In the sixth instalment in our series of Q&As with Blue Ventures staff, we ask Brian Jones, our Conservation Coordinator, some searching questions about science, conservation and superpowers…
What is your scientific background?
I studied Biology at Penn State University, with a focus on vertebrate physiology in a pre-medicine programme. I don’t have a specific background in marine science or conservation, but have found working for BV to be a fantastic learning experience, and introduction into the world of marine conservation and traditional fisheries management. That being said, I’ve also found that working with communities in Madagascar, a strong background in marine science isn’t really necessary. We’re working around a handful of basic management principles, which usually involve sacrificing short-term gain for long-term benefits, and the real challenge is to get poor, resource-dependent communities to buy into this.
Why do you do what you do?
Because I think that it urgently matters, and the thought of a life spent toiling aimlessly at something for which I do not see the point is a terrifying one for me.
What is the best/worst thing about being a conservation scientist?
The best thing about working in conservation is being able to witness first-hand nature’s ability to recover and heal itself when given the chance.
The worst, or perhaps more accurately ‘most frustrating’, thing about working in conservation is to witness first-hand the failure and hand-wringing on the part of world leaders to recognise, and consequently take action in response to, the glaring evidence that humans are, perhaps irreparably, causing such damage to the earth that it may soon be uninhabitable for our species.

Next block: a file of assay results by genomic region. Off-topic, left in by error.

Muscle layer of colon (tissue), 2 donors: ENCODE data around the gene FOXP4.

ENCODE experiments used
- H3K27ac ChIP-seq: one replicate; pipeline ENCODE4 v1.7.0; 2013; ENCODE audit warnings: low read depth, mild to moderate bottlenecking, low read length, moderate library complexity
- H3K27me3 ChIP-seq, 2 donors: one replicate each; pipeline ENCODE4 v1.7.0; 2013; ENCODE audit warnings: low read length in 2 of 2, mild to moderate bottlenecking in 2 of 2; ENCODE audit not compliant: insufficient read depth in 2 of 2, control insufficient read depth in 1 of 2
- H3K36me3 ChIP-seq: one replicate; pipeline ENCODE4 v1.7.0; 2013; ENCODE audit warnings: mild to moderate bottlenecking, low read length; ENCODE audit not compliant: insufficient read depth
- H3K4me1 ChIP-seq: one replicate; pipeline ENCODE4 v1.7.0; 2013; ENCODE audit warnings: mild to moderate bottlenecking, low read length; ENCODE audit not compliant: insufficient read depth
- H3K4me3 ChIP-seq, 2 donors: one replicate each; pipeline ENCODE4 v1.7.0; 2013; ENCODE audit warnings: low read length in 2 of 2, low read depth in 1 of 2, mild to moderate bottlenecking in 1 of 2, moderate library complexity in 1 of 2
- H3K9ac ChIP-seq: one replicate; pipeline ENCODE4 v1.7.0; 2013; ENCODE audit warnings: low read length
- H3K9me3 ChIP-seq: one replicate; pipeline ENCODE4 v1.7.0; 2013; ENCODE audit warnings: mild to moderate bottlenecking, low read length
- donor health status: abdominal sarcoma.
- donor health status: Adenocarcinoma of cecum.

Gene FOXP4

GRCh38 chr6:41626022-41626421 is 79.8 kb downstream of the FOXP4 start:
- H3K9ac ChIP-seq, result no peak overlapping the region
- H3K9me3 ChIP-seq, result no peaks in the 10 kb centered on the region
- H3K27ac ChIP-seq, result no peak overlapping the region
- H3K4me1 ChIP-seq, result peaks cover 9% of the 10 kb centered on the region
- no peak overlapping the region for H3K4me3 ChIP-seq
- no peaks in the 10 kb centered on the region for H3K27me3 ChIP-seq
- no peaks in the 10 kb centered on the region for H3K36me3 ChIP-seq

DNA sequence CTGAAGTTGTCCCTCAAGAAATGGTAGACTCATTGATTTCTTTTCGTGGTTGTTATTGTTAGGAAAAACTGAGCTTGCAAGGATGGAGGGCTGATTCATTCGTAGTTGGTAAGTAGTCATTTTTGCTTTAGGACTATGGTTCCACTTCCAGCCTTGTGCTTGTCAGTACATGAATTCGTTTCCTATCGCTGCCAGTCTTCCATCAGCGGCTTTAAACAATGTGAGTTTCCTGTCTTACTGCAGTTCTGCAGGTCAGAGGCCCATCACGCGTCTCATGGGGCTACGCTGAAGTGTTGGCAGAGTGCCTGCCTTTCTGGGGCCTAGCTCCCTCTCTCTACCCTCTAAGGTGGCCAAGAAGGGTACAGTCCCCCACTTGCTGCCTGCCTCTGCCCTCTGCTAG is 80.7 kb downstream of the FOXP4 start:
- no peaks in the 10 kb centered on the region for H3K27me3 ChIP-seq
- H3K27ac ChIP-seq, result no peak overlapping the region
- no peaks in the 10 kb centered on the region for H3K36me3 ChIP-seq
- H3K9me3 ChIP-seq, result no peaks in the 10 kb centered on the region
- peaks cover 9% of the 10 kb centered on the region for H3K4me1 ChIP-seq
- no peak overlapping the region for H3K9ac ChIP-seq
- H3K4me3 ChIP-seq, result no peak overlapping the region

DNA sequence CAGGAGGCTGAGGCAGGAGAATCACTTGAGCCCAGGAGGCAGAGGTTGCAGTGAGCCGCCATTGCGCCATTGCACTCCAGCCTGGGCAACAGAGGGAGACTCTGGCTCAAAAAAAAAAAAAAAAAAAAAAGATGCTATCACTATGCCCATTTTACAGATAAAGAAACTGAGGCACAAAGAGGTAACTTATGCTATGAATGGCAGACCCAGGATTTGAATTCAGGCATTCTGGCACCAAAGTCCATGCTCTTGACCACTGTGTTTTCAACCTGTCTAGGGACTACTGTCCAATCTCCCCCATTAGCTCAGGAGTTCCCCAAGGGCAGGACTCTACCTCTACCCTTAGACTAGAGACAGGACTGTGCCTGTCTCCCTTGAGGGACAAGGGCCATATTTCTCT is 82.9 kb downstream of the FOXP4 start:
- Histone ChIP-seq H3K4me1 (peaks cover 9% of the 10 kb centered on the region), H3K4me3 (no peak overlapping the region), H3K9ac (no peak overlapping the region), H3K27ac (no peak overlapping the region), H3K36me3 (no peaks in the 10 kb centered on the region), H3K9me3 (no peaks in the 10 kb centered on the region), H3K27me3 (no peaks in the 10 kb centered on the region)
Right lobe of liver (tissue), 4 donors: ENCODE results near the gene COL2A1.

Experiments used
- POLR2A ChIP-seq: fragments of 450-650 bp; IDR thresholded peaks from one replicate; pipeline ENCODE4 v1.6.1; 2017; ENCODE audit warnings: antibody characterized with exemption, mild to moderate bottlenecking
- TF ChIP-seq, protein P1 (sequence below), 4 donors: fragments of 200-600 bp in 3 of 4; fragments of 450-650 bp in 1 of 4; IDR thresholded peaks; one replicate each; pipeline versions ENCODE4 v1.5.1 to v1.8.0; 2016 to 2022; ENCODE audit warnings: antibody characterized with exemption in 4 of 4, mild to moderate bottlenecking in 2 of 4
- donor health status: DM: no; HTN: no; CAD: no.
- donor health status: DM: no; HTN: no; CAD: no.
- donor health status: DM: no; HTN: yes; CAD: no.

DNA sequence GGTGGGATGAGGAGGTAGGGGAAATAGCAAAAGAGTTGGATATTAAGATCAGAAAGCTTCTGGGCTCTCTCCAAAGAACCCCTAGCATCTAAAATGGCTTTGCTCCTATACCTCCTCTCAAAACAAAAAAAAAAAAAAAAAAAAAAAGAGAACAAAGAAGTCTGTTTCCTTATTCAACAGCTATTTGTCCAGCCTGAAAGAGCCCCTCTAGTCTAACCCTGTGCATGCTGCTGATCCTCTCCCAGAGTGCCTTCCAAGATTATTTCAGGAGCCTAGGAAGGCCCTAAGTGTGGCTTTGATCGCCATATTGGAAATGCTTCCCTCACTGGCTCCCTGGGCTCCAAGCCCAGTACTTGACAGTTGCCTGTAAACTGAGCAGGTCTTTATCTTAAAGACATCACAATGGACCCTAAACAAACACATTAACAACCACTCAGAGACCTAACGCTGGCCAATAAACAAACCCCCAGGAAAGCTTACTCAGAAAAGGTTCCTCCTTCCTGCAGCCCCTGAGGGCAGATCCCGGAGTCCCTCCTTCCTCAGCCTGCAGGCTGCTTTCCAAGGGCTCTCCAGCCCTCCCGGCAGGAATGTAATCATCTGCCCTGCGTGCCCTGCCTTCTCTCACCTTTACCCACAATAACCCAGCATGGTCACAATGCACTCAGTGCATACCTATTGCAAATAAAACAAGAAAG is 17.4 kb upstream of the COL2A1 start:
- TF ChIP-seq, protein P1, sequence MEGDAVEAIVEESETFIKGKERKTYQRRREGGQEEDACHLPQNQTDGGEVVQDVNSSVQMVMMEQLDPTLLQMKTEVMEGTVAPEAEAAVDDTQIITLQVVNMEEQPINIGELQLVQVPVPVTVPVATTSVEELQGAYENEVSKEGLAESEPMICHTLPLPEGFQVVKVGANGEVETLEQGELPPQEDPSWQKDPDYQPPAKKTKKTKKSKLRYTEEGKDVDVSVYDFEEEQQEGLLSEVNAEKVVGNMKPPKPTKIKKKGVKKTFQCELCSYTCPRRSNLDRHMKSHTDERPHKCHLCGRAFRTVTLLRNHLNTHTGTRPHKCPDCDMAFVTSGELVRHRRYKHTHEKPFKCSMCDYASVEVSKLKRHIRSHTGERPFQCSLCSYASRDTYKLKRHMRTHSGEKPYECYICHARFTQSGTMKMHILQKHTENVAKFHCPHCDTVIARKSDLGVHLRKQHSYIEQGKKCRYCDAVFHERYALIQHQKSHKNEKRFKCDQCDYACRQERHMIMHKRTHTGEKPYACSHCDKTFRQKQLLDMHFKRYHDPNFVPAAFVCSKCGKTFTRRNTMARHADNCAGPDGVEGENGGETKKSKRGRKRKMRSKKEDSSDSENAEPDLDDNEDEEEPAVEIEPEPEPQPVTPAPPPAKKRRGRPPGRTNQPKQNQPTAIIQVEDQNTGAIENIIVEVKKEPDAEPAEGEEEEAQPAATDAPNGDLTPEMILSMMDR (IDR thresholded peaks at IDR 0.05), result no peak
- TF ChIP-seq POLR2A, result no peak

What do you enjoy most about your job?
I enjoy the atmosphere – being surrounded by motivated young conservationists who come from diverse walks of life and are all passionate about what they are doing. I especially enjoy the family feeling that develops with my ex-pat colleagues here in Madagascar and the mutual support that we provide for each other during tough times.
What is your favourite species or group of species and why?
Homo sapiens. The extent of human achievement, curiosity, innovation and capacity for compassion, higher thought and introspection never ceases to amaze me. What we have achieved as a species, and especially in the ability to manipulate the environment around us, for good or ill, is mind-blowing and unparalleled by any other. These powers are too often abused however, and my hope is that we, as a species, can better direct our energy and highly evolved intellect to find ways to live sustainably and equitably.
What would your science superpower be?
The ability to walk through walls, mostly just for reasons of efficiency and general effect for onlookers. Either that or the ability to turn plastic bags into fish. It’s a tough one.
What is one of the strangest things that has happened to you while working on conservation?
In one of the villages I was living/working in, I was approached by the pastor of the local Protestant church and asked to speak about conservation to his congregation. The pastor was passionate about protecting the environment, which wasn’t strange in and of itself, but standing in front of his congregation and trying to relate religious beliefs (mine personally begin with an “A” and end with a “theist”) to conservation was something that I don’t think I ever pictured myself doing.